Edward Snowden would return to the U.S. under certain conditions to face criminal charges related to leaking classified material to the media, the former National Security Agency contractor said.
Speaking from Moscow, Mr. Snowden said in an interview Thursday that he would agree to stand trial if jurors were told why he decided to leak classified documents to reporters and allowed to review the material for themselves, NPR reported.
“You can’t have a fair trial about the disclosure of information unless the jury can evaluate whether it was right or wrong to reveal this information,” Mr. Snowden said, NPR reported.
Mr. Snowden, 36, admittedly provided a trove of classified U.S. documents to reporters, including material detailing the federal government’s surveillance operations and capabilities both domestically and abroad, triggering a wide range of reactions in the years since. President Trump has called him a “traitor” worthy of execution, while supporters have credited him with calling attention to and reforming the NSA’s previously secretive surveillance apparatus.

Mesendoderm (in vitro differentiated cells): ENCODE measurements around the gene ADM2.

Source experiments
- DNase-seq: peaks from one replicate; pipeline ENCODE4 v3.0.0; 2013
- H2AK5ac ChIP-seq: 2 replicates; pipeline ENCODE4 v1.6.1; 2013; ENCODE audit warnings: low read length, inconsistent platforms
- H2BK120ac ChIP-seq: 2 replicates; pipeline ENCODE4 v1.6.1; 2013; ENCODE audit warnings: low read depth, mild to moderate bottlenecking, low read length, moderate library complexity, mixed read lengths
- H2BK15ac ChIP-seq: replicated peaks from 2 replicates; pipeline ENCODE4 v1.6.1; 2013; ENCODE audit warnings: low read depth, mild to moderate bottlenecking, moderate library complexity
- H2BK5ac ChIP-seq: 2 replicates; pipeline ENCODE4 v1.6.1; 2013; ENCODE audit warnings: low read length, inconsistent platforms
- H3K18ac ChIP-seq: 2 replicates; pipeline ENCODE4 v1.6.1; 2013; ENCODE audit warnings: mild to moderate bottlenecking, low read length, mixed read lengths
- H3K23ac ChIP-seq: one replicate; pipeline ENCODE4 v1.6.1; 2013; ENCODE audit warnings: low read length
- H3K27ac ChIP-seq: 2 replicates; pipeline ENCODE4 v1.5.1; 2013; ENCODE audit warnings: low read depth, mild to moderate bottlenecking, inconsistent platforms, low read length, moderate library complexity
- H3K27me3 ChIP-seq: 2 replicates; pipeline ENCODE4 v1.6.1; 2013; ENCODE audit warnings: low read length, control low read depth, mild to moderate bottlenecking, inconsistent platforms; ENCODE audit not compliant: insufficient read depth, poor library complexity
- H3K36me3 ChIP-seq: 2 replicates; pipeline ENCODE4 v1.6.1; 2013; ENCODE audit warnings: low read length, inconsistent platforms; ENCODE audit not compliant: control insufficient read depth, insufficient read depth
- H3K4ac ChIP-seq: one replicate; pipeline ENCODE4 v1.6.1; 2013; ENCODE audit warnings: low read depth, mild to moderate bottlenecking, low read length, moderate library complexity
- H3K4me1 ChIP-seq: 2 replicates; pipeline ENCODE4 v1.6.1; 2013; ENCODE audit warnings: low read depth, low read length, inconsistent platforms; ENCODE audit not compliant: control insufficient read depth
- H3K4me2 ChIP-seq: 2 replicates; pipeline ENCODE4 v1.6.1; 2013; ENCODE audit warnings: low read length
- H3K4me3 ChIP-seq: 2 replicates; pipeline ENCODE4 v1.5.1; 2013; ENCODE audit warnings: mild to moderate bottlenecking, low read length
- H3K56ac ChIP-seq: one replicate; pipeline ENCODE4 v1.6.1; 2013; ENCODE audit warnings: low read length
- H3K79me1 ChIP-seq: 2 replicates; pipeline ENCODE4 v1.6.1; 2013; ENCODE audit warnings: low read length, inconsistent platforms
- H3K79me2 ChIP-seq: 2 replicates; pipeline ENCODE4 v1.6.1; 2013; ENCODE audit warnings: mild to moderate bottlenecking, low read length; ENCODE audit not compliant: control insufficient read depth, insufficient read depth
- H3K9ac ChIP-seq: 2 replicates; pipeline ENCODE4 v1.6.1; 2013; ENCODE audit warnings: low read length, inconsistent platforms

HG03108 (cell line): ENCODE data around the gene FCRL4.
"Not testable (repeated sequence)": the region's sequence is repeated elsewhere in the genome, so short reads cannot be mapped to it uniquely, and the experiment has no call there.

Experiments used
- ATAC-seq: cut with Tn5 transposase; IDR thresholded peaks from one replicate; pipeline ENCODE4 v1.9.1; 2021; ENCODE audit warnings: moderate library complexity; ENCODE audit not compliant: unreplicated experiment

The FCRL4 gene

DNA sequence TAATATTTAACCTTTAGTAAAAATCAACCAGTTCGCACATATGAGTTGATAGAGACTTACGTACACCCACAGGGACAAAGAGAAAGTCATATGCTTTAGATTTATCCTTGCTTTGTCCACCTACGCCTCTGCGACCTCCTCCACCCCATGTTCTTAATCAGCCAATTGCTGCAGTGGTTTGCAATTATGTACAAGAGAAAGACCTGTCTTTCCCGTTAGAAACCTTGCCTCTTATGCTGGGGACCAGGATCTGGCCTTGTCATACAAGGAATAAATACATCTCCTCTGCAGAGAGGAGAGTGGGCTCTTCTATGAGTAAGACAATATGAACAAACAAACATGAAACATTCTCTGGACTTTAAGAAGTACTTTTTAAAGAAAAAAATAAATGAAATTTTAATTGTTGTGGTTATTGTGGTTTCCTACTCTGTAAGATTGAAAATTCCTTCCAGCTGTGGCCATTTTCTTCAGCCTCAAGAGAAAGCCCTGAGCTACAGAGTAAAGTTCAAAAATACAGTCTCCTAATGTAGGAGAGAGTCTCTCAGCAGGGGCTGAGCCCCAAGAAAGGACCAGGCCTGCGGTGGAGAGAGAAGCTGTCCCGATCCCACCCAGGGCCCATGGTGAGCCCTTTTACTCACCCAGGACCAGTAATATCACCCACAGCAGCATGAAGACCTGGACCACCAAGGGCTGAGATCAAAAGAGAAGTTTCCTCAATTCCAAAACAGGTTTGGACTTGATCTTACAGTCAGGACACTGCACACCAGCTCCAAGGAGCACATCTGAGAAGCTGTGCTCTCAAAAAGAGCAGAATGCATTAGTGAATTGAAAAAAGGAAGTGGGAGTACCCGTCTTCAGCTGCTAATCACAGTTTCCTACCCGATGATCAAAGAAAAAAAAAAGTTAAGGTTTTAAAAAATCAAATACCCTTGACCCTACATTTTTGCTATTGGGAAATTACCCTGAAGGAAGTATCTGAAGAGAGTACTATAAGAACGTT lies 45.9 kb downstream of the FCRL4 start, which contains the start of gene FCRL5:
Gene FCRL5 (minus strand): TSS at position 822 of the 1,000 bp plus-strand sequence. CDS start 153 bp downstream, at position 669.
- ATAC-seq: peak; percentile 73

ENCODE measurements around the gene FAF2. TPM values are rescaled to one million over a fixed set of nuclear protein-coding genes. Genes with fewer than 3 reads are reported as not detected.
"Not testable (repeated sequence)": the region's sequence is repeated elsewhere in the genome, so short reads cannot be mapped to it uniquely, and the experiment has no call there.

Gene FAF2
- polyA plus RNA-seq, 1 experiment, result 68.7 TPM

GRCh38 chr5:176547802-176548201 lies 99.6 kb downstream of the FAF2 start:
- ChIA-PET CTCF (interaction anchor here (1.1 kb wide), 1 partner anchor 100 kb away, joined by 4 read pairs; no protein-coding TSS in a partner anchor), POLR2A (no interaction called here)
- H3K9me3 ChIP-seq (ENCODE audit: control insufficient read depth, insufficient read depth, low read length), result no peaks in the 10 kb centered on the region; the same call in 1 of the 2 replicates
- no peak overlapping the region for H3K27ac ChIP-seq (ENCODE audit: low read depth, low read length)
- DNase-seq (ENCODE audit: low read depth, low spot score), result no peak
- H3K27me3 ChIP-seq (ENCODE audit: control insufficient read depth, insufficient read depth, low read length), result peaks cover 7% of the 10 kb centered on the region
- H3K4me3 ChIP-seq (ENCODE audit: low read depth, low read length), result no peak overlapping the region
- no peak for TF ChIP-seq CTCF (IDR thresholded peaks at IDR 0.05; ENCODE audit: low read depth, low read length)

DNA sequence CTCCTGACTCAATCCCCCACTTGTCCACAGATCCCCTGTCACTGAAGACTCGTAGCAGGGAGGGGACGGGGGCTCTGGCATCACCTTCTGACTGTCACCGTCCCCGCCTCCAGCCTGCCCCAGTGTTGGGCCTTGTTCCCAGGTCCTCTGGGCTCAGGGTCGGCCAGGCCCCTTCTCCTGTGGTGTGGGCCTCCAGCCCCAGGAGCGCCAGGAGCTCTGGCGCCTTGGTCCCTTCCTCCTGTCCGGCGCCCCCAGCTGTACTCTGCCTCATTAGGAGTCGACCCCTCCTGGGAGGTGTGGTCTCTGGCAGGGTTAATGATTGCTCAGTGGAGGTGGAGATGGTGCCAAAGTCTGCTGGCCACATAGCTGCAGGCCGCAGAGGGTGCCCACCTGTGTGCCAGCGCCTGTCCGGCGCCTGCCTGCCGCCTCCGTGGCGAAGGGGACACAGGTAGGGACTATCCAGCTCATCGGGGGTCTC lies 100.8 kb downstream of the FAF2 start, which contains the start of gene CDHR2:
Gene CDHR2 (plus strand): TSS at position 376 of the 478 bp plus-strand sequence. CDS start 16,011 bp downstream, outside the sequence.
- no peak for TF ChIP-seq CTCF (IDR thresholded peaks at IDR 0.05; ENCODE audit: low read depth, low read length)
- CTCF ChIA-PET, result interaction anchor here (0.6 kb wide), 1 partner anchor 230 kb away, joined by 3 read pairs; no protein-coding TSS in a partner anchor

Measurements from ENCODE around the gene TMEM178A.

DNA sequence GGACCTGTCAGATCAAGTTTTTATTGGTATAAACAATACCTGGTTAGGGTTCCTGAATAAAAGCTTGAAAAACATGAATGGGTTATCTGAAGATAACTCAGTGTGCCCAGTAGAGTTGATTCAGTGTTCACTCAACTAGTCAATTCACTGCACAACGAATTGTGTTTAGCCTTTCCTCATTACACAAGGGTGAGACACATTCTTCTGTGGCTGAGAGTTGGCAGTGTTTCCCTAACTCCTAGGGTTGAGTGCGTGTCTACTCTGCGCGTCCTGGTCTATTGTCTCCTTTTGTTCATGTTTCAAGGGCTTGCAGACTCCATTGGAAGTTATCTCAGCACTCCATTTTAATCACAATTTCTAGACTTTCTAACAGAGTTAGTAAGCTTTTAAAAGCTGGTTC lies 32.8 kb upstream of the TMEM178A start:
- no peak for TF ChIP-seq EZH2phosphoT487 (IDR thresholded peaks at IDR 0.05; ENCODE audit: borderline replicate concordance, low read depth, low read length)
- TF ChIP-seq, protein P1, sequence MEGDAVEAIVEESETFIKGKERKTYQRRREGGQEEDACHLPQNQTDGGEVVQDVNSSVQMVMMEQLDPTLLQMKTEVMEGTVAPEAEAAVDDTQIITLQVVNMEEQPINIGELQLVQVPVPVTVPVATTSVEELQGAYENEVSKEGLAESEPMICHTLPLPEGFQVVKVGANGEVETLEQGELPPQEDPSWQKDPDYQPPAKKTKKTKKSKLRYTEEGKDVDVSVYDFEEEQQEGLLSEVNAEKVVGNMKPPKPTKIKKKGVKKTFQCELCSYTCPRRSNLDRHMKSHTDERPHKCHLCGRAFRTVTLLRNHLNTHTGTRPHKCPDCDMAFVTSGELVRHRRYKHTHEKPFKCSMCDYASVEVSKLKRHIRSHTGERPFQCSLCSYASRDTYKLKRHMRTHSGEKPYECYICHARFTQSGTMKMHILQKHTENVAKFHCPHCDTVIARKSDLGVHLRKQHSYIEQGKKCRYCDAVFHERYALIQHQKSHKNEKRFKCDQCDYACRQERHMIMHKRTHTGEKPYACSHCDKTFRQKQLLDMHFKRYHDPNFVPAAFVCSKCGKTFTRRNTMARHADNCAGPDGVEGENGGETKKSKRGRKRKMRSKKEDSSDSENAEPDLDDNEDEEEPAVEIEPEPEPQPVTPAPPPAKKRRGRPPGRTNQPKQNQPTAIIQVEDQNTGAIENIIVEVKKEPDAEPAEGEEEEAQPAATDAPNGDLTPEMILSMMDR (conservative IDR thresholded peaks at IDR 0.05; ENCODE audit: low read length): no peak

“No one becomes a whistleblower because they want to,” Mr. Snowden told NPR. “No one becomes a whistleblower because it has a happy ending.”
Mr. Snowden, a former CIA employee-turned-intelligence contractor, fled to Hong Kong prior to the first reports about the documents being published in June 2013. He was revealed as the source shortly afterward and charged by the U.S. Department of Justice with violating the Espionage Act of 1917 and stealing government property, and the U.S. State Department subsequently canceled his passport.
Mr. Snowden managed to leave Hong Kong despite lacking a valid U.S. passport, but he soon became stranded when his flight landed in Moscow while effectively stateless. Russia granted him asylum weeks later and he has lived in the country ever since.
“It was not my choice to be here, and this is what people forget. … It was not my choice to live in Russia,” he told NPR.
Mr. Snowden said he has repeatedly taken aim at Russian President Vladimir Putin and his policies, rejecting claims that he has benefited the Kremlin.
“I’m constantly criticizing the Russian government’s policy, the Russian government’s human rights record, even the Russian president by name,” Mr. Snowden told NPR. “I had nothing to provide them. I have been criticizing the Russian government. What more can I do to satisfy you or any of these critics? There is nothing that will satisfy them. … It is their distrust of Russia.”
Mr. Snowden faces a maximum sentence of 30 years imprisonment if found guilty of the charges unsealed against him.
The Justice Department did not immediately return a message request comment.